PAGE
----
It is an Age of Propaganda where you have journalists becoming paupers relying on their various regimes to financially support them. The Guardian got all happy because New Jersey will throw some pennies to prevent journalists from facing the consequences of their own ineptitude. ($5 million for an entire state's print media? That won't do anything but make the taxpayers of the state five million dollars poorer).
The moralizing spin that newspapers are important for "civic health" is rubbish. Journalism is a business and not a public service.
And the Internet has taken over what journalism did when they controlled the flow of information. The idea obviously stems from a bygone era -- and when you think in the past, you have no future because you have no idea about the state of your present reality.
Worse still, why are you forcing taxpayers to pay for a product that -- if they wanted to support -- could do it directly?
And why throw money in a black hole -- you are just encouraging the same bad behaviour that brought a profession to its ruin?
What will change? Nothing because you cannot throw money at a problem and expect a miracle.
You need fundamental changes -- and it is easier to start fresh with a game plan and expertise going in, than part with taxpayers's money on a lost cause.
And with strings attached, those paupers are not going to reporting on anything that will threaten their sugar-daddies.
Start fresh. Have a plan. Get expertise.
And see the reality of the situation.
If journalism was functioning, it wouldn't have died. It was sick for a real, and it got sicker because people in it never thought they had any flaws.
But reality and journalism have been on the outs for a long time now.
The stupidity does not end there.
Vox, the partisan online site that drowns itself in sophistry, has this oblivious review:
Journalism has a trust problem. The podcast In the Dark proposes a compellling solution.
The terrific series, examining flaws in the criminal justice system, stands up for old-fashioned reporting.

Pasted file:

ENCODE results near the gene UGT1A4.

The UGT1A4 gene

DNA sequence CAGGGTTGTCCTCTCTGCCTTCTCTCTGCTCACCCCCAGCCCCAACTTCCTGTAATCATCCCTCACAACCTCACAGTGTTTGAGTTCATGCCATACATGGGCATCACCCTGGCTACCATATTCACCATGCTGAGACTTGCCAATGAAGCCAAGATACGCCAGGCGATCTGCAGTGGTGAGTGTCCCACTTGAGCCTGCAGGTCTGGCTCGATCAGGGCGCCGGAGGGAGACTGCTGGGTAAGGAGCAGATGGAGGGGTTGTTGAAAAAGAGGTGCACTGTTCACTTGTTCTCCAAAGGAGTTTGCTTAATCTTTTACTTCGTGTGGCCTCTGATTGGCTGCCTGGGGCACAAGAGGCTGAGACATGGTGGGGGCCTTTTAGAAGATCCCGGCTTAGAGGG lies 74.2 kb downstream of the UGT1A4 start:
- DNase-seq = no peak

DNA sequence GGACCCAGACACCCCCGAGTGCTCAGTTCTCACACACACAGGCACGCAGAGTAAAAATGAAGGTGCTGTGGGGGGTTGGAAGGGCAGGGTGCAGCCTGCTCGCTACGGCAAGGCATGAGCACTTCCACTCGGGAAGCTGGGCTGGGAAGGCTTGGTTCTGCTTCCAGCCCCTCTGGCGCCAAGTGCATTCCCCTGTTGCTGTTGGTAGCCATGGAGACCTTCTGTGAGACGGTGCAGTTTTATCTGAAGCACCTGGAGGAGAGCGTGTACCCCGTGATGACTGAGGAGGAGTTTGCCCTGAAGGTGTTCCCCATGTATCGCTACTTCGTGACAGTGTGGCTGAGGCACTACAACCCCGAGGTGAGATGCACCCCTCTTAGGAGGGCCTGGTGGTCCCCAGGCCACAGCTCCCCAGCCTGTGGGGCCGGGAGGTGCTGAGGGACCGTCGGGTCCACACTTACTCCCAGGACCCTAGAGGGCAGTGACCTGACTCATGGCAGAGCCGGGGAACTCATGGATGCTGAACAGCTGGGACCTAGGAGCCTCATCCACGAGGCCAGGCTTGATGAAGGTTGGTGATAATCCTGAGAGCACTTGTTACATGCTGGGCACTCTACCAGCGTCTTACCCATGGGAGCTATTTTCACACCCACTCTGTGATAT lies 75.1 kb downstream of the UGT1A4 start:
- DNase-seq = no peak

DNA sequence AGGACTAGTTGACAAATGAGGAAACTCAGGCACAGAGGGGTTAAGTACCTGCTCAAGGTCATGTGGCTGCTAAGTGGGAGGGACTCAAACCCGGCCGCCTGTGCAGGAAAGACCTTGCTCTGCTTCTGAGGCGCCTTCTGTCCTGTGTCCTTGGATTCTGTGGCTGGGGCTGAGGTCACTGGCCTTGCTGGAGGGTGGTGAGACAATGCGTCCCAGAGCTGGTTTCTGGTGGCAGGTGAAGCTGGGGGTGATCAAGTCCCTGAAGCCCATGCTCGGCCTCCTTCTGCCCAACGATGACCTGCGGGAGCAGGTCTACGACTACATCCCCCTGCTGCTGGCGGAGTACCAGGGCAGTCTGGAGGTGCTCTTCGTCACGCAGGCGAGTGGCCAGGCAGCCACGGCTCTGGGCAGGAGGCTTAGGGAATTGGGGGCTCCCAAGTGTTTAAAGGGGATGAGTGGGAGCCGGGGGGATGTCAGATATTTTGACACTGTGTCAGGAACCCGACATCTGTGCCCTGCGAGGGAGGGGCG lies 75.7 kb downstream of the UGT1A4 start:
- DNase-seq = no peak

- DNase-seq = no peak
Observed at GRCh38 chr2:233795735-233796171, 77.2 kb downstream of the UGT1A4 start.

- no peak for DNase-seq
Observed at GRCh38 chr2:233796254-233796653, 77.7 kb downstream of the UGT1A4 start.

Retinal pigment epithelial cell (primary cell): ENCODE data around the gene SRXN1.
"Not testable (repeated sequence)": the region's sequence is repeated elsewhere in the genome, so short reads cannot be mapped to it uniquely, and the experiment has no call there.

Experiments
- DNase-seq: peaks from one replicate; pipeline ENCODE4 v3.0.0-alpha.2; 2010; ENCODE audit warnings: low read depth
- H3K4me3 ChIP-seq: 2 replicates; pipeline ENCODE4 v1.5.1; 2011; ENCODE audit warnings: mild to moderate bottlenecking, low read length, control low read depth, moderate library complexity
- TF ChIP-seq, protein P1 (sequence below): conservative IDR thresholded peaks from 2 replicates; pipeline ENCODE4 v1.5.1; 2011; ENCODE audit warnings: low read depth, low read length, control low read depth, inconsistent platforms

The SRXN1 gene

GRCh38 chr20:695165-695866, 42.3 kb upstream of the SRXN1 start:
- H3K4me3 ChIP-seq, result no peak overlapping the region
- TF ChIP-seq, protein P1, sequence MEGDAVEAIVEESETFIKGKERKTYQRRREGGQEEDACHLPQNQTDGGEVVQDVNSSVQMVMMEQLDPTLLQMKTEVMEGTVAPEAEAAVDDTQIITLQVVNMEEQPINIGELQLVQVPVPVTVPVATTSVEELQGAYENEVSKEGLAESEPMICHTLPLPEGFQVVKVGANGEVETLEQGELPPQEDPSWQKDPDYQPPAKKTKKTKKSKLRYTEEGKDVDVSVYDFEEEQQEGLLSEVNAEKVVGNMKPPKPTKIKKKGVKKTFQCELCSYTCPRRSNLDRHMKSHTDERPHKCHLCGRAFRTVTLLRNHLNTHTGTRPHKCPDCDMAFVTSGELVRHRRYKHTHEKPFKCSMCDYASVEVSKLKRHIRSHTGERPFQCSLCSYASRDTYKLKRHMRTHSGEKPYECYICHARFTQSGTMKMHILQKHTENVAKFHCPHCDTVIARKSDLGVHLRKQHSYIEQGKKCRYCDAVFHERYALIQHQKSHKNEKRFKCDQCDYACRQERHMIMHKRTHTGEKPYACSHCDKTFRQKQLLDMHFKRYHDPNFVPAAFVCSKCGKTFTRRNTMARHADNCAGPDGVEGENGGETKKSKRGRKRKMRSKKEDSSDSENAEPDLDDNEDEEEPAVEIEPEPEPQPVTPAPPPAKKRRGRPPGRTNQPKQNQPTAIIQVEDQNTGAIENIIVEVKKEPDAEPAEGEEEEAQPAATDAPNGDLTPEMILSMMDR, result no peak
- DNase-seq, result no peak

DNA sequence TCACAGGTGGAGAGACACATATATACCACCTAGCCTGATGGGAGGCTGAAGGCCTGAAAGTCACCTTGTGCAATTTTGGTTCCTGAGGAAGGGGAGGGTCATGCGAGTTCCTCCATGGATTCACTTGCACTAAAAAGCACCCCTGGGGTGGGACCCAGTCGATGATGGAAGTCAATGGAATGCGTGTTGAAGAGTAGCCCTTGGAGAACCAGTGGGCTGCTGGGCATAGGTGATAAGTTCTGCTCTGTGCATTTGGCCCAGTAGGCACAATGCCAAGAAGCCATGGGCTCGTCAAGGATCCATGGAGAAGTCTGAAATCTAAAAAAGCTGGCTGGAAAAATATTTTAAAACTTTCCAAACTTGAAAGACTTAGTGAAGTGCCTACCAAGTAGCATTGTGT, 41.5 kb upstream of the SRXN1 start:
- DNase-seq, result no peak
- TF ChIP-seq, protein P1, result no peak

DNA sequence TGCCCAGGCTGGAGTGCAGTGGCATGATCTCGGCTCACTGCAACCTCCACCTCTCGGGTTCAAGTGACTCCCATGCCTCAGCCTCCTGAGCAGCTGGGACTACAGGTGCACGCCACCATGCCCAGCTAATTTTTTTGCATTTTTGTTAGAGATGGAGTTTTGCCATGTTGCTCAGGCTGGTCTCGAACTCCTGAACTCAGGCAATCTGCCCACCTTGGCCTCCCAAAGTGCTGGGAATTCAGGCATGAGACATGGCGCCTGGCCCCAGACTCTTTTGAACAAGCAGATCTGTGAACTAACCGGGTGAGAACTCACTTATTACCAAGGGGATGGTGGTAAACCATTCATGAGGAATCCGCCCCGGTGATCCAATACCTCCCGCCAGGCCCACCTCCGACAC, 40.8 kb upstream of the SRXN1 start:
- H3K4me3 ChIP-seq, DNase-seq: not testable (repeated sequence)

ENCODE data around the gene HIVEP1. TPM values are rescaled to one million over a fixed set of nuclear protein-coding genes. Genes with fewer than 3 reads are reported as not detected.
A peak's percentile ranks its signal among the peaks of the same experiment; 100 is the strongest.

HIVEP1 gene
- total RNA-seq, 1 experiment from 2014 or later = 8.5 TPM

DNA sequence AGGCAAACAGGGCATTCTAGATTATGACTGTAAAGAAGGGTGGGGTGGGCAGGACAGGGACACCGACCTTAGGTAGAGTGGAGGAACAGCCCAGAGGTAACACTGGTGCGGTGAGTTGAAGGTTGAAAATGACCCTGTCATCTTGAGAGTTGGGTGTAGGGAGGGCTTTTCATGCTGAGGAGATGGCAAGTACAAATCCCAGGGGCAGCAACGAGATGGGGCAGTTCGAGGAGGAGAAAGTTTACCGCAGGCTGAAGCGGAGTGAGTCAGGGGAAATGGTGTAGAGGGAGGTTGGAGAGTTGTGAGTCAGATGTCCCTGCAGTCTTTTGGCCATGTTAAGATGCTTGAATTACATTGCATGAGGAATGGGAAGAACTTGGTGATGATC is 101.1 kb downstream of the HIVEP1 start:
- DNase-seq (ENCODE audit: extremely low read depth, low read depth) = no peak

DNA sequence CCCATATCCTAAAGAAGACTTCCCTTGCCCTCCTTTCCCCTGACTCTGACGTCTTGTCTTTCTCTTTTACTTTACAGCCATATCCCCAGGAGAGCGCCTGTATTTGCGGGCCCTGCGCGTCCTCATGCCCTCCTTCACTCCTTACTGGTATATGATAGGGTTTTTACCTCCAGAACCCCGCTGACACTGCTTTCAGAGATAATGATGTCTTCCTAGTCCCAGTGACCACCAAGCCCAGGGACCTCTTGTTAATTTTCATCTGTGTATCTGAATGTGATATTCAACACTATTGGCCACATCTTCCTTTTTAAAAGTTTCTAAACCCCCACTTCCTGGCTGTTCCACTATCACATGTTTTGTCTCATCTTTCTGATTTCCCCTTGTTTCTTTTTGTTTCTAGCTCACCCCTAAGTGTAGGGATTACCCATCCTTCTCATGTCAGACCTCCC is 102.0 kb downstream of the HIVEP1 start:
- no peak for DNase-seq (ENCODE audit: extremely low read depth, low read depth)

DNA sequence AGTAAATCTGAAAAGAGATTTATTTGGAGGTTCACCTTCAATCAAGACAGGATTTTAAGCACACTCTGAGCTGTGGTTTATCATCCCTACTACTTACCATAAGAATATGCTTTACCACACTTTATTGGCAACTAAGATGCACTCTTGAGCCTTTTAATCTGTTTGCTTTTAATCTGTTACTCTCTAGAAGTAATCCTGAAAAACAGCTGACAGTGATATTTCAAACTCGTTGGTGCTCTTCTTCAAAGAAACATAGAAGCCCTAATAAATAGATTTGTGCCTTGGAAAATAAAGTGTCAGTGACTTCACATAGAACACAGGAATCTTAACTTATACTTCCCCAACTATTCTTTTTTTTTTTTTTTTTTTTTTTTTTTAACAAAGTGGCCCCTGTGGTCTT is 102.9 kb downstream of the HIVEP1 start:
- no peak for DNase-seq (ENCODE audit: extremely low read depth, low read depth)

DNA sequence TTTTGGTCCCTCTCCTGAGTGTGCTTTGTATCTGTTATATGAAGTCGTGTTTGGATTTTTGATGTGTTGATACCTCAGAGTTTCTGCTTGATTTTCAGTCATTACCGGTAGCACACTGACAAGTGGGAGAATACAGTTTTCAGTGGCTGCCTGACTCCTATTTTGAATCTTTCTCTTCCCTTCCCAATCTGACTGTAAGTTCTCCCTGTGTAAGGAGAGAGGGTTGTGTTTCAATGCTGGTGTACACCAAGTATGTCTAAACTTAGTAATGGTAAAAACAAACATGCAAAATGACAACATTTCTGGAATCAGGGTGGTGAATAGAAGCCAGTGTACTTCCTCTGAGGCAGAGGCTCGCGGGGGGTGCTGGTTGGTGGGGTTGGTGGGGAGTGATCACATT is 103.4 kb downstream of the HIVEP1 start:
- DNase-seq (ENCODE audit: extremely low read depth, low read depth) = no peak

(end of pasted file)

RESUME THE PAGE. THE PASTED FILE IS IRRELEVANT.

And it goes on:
Todd VanDerWerff's puerile ramblings begin with the same perpetually oblivious and profound lack of industry self-awareness:
In an era when the media isn’t trusted by huge swathes of people and when the president himself cries “fake news” at every opportunity about stories he doesn’t like or finds inconvenient, I’m fascinated by how different outlets are trying to navigate the shoals of reader distrust and confusion.
It could not possibly be because journalists did many things to undermine their own credibility.
And of course, arrogance as the next utterance proves:
I frequently find myself wondering if many publications are written less for their readers than for other journalists. They rely heavily on a certain amount of savvy not just with the subjects journalists cover, but with the mechanics of journalism itself.
Of course, journalists are too smart for the dumb rubes they are forced to rely on for their living.
Memo to Todd VanDerWerff: you do realize some of those audiences you alienated have graduate degrees, have white collar jobs, and are doctors, professors, researchers, lawyers, engineers, judges, psychologists, authors, teachers, accountants, pilots, and other educated professionals who are not stupid?
You obvious lack the savvy you have fooled yourself into thinking you have. Get over yourself.
It gets worse:
In my chosen field of entertainment journalism, there are certainly publications where the intended audience is incredibly savvy about these things. A piece I write about the economics of the television industry will have to cover more of the nuts-and-bolts basics than one in, say, Variety, because the presumed audience of Variety is made up predominantly of people already in that industry, whereas my presumed audience probably doesn’t spend a lot of time thinking about who’s going to get the streaming rights to Killing Eve.
First, "entertainment journalism" is not hard news. It is soft news. And Variety is a trade publication, which has a completely different mandate than general outlets. I wrote for both.
Second, your job in both cases is to speak to your audiences and inform them, not down to them. There is no excuse not to do it.
I had no trouble taking an audience's experiences into my equations. How hard is it to tell the people that certain diseases have no cures? Or that a law will cost taxpayers's more money? Or that a country has no laws against a certain danger?
Where is this nonsense coming from?